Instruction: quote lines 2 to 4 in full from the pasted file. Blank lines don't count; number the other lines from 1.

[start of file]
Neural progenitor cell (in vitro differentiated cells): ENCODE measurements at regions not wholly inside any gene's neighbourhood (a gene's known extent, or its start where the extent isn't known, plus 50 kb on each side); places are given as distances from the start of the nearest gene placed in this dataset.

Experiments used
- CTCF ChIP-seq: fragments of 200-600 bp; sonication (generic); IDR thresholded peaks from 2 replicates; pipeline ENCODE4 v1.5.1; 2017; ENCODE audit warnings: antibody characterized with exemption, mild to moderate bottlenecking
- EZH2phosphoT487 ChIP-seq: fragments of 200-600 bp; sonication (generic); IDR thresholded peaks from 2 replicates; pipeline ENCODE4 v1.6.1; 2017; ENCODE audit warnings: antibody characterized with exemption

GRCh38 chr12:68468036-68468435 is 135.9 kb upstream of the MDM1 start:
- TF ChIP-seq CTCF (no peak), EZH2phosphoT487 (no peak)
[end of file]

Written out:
Experiments used
- CTCF ChIP-seq: fragments of 200-600 bp; sonication (generic); IDR thresholded peaks from 2 replicates; pipeline ENCODE4 v1.5.1; 2017; ENCODE audit warnings: antibody characterized with exemption, mild to moderate bottlenecking
- EZH2phosphoT487 ChIP-seq: fragments of 200-600 bp; sonication (generic); IDR thresholded peaks from 2 replicates; pipeline ENCODE4 v1.6.1; 2017; ENCODE audit warnings: antibody characterized with exemption